No - you got it backwards!
Posted Oct 4, 2008 7:00 UTC (Sat) by khim
In reply to: LGPL was never at risk
Parent article: Plugging into GCC
If you distribute the library AND the program - you need permissions from authors of both library and program. Very clear-cut case. Nothing is murky here. That's where GPL and LGPL are playing.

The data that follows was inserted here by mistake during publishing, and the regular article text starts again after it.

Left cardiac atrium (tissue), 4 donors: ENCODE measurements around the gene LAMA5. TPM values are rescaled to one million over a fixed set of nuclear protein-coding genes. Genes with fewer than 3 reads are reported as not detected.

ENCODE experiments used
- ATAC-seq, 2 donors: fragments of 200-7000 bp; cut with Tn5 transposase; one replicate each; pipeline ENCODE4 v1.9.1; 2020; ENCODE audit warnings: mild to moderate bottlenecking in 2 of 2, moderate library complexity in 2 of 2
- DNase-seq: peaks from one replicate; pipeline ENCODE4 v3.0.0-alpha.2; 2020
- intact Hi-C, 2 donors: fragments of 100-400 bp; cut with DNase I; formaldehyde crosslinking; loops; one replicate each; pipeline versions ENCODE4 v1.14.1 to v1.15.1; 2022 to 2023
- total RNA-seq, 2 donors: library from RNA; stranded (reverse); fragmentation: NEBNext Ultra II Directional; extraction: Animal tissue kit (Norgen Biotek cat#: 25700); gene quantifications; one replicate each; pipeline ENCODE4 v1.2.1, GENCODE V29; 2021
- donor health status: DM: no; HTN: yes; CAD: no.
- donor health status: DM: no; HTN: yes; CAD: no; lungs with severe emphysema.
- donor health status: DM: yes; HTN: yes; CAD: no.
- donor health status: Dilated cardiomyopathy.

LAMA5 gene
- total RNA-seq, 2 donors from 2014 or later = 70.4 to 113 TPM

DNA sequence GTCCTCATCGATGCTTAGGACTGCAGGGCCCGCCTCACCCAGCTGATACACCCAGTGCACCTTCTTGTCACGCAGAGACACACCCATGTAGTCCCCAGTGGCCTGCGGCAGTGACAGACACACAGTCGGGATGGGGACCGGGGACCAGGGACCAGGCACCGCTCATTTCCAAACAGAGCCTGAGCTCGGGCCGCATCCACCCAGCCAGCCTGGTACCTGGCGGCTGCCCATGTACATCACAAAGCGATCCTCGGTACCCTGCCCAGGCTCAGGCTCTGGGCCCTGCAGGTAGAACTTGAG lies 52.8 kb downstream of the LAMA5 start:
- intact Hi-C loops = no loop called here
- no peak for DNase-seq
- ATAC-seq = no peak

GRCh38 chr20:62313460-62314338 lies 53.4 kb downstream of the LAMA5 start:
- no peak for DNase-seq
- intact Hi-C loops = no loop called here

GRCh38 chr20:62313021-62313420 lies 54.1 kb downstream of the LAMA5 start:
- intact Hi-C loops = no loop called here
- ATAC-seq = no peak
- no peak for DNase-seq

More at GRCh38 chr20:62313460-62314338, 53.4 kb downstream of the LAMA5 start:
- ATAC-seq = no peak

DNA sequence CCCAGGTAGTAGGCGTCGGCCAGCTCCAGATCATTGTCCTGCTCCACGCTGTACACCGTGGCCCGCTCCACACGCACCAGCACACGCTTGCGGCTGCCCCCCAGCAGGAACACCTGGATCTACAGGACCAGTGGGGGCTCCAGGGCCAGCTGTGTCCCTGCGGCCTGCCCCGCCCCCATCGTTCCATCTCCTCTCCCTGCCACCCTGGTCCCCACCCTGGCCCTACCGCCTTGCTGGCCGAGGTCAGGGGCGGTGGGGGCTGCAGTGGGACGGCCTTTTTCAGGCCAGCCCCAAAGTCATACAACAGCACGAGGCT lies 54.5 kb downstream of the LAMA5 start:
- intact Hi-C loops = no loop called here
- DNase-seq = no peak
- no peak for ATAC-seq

But. If you want to do what you are describing (distribute the program without library and/or make installer download the library from third-party web site)... be ready to pay lawers and/or the court: the story starts to get murky and minor details can decide an outcome (see the next comment from jordanb for real-world case). For example if program can use both libedit and readline or "go without" (in which case there will be no high-level editing capabilities in your program) court can conclude that it's not a derived work of readline, but if it's unusable without readline the outcome can be different. Law is squishy as PJ likes to repeat: court looks not only on the letter of the law but on the spirit too and they try to decipher intentions of both law and authors so the end result can be uncertain. That's why nVidia drivers are probably clear: the same binary can be used in Windows so they are not related to Linux in any way and glue code is completely free so can not infringe anything by definition.
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